Let us be thankful for winter, perhaps the greatest public health measure ever created.
It's hard to have perspective while we're freezing. I myself, when I get off the plane in Florida to visit my aunt in December, frequently wonder why I live in purgatory.
But winter, we should all keep in mind, beats back a great many infectious diseases that plague the bulk of the human population. The cold kills off both pathogens and their vectors -- the animals and insects that act as hosts to the viruses, bacteria and parasites that make us sick.
For example, cold weather keeps down mosquito populations. The mosquito that carries dengue fever, Aedes aegypti, does not survive wintertime, and can only live as far north as Memphis.
As such, we in this region are spared "breakbone fever," as it is called due to its painfulness. While the disease is not fatal, it is unpleasant, and populations from South America up through the Caribbean are affected. We, here in our winter purgatory, are spared.
The mosquito also carries yellow fever, a similar but much more serious disease that can kill up to 20 percent of those it infects. The disease usually rolls along through tropical and subtropical regions, but it became a public health problem in the 1700s and 1800s in American port cities, even Northern ones, as commerce brought the infection to populations that had never been exposed to it. Yellow fever was, in fact, the disease that most contributed the impetus for forming the practice of quarantine and for creating the first hospitals in this country.
Public health measures certainly help keep that disease under control, but it won't have a chance up here, until either the climate warms up quite a bit, or it finds a way to live in other mosquitoes.
Textbooks of pathology are full of gruesome descriptions of parasites that affect only tropical regions: intestinal worms, blood flukes -- that sort of thing. They just can't survive up here.
Let's talk about a relatively palatable one: Trypanosoma cruzi, the single-celled organism that causes Chaga's disease. Chronic infection with the parasite is a major cause of death in Latin America. It causes thinning of the walls of the heart and leads to heart failure and irregular rhythms. It can also cause dilation of the esophagus and colon, causing difficulty swallowing and constipation.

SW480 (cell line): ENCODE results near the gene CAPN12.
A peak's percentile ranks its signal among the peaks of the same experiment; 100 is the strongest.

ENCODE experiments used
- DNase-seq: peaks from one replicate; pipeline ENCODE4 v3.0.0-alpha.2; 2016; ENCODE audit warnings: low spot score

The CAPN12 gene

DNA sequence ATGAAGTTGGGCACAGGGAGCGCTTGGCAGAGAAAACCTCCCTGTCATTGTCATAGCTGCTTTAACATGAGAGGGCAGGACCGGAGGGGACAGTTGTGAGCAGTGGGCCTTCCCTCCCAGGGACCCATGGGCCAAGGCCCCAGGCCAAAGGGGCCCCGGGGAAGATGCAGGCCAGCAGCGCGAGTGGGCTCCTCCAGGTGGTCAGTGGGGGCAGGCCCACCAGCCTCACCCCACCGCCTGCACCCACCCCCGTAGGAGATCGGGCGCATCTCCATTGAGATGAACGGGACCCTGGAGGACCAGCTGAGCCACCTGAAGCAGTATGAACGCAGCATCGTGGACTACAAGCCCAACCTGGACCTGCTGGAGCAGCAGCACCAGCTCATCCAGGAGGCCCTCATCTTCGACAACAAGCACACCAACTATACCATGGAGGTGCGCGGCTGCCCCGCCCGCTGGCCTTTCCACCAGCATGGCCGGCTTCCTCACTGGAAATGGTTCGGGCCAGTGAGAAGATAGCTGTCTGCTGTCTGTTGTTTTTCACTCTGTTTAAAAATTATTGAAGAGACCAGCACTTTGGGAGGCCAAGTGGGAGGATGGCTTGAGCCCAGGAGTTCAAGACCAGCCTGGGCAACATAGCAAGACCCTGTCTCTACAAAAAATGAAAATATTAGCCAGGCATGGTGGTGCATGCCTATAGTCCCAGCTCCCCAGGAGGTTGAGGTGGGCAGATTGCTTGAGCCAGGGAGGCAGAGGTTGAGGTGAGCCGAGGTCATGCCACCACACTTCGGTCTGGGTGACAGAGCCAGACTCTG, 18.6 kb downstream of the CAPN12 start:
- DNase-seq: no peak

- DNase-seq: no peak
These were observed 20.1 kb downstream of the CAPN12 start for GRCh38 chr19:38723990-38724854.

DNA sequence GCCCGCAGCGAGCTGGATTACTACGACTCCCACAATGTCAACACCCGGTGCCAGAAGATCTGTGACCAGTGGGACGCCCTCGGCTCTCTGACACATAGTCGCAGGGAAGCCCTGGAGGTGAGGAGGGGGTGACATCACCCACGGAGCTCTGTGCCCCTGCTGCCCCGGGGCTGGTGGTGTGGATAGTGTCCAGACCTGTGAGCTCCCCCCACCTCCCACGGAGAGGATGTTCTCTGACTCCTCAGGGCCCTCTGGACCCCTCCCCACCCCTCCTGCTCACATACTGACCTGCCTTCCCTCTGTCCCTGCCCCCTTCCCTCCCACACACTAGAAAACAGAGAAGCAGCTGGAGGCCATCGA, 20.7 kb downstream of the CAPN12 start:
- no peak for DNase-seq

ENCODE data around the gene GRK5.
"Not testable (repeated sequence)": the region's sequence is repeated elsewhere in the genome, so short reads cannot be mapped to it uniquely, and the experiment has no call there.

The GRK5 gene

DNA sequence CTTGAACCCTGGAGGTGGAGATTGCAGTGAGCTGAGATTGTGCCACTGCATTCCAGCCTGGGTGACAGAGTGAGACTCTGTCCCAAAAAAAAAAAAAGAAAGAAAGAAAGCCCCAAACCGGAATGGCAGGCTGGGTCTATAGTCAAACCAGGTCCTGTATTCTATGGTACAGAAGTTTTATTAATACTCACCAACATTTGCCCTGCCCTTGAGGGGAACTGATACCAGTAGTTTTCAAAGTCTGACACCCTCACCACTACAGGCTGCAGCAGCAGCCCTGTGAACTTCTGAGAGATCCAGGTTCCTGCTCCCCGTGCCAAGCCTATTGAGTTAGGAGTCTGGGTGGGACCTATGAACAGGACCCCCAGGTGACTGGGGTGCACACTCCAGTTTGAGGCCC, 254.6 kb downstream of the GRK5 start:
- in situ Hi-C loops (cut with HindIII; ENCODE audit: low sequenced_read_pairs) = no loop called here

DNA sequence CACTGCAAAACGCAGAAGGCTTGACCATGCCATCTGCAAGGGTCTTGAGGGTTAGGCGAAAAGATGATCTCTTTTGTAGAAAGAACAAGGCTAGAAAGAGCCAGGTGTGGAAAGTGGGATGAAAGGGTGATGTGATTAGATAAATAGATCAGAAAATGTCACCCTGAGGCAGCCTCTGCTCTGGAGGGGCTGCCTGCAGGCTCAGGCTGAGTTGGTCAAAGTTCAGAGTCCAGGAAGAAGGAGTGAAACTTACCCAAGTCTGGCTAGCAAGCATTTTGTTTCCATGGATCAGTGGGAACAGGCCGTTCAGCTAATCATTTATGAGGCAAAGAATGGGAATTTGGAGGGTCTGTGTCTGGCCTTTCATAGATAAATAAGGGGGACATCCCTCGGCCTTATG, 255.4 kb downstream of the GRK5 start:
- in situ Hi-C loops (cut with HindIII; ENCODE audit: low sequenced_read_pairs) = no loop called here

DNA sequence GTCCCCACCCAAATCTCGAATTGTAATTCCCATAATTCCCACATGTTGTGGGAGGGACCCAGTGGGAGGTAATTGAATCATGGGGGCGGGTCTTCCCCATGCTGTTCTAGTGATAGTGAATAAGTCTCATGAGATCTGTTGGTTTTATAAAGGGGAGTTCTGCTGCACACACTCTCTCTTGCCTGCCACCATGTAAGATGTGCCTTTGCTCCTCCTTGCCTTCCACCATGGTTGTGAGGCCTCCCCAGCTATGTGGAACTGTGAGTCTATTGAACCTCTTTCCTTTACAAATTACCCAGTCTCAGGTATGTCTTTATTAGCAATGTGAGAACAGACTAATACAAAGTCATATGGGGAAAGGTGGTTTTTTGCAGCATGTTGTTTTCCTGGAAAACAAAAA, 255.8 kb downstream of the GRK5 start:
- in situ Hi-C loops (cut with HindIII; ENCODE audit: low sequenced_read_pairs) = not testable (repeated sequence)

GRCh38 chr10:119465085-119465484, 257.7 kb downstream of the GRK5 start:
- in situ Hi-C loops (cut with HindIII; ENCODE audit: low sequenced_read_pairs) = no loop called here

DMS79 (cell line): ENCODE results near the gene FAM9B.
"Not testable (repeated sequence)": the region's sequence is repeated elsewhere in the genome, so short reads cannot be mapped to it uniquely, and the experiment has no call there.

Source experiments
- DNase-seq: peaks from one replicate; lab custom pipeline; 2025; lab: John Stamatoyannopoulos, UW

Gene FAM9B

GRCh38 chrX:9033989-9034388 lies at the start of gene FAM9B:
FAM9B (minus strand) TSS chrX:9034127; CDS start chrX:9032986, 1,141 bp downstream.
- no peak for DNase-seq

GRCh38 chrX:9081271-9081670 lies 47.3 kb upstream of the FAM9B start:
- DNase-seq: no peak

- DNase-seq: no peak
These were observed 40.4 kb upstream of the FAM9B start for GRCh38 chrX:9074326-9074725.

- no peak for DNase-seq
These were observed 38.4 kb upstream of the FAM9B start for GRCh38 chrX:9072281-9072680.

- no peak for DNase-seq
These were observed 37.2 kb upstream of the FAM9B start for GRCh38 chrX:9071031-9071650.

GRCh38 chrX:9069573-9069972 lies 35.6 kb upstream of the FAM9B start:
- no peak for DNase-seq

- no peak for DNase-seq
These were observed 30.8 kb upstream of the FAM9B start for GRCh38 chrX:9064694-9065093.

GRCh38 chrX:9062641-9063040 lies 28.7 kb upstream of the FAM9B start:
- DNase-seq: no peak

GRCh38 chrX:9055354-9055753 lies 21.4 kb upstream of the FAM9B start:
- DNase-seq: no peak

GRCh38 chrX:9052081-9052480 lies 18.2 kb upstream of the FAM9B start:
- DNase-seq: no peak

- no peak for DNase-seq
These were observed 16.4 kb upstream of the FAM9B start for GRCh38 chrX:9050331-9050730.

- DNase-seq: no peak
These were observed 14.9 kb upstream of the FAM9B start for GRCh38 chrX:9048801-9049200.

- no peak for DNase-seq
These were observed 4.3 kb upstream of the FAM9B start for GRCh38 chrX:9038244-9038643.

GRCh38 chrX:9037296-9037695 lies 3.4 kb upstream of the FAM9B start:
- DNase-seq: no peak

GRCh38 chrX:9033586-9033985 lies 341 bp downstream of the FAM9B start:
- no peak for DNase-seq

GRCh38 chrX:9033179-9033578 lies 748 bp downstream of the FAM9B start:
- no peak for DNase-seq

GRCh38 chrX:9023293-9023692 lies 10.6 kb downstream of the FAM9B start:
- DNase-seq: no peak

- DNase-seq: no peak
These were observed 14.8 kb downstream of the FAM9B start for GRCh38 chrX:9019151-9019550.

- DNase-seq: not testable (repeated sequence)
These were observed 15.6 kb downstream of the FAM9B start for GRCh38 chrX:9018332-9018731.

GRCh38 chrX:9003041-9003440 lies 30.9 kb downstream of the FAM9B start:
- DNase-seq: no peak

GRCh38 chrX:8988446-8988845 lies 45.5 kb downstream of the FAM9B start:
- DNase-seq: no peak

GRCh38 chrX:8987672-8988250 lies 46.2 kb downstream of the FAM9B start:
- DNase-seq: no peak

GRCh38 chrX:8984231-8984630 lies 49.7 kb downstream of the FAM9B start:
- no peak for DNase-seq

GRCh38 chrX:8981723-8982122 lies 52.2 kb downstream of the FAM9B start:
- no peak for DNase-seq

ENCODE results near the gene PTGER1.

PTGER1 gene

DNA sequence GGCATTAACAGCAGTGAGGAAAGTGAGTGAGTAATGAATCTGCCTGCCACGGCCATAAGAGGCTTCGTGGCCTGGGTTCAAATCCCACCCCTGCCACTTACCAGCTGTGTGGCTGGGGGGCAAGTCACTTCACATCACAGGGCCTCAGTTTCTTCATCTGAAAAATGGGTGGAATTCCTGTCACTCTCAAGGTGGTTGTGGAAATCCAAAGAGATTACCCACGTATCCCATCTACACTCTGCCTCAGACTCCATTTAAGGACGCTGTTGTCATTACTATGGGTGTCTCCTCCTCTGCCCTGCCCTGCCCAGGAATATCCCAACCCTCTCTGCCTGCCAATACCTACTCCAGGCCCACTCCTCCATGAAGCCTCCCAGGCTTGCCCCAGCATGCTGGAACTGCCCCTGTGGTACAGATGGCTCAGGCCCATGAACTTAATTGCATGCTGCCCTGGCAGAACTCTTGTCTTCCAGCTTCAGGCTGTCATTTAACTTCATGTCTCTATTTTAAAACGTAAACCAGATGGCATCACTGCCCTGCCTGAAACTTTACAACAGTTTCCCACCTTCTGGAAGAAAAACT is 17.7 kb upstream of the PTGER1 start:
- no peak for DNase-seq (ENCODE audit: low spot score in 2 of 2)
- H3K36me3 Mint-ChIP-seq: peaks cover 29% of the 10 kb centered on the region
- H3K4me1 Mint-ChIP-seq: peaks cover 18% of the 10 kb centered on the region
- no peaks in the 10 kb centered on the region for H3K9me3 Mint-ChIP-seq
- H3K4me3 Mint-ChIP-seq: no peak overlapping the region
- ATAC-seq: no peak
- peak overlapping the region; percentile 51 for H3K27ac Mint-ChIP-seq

The malaria parasite, Plasmodium, has been endemic in the United States, but is rare here now. Mostly public health measures are responsible, but colder weather plays a part in suppressing transmission and replication of the parasite.
The only real parasites we have to worry about in New York are Giardia and pinworm. Giardiasis, also known as "beaver fever" after a common carrier of the disease, is a single-celled organism that, when consumed in contaminated water (be careful in Allegany State Park!), reproduces in the intestines and causes a gassy diarrhea. It's usually just a nuisance and responds to an antibiotic quite well. Pinworms are one cause of what we in the medical profession refer to technically as "itchy butt," and also are easily eradicated with medication.
Now winter obviously has some very serious down sides. For example, people are far more likely to die of cold exposure than heat exposure. Also, during snowfalls and cold weather, heart attack rates go up, and obviously there are injuries due to falling. It brings a certain humility and introspection when one reflects that, as Garrison Keillor has said, every winter Mother Nature tries to kill us.
But let's see things in perspective. My children aren't going to die of cerebral malaria. When my patient pees blood, it's a urinary tract infection and not a blood fluke living in the vessels around his bladder. The average U.S. senior citizen may have eye problems due to diabetes, but won't get River Blindness.
In this place, Nature is moody, but it does us the favor of driving away disease.
MIKE MERRILL, M.D., is a resident in internal medicine and preventive medicine at Buffalo-area hospitals. He also works in medical informatics for a health insurance provider. His first-person accounts of the medical profession appear regularly in Viewpoints.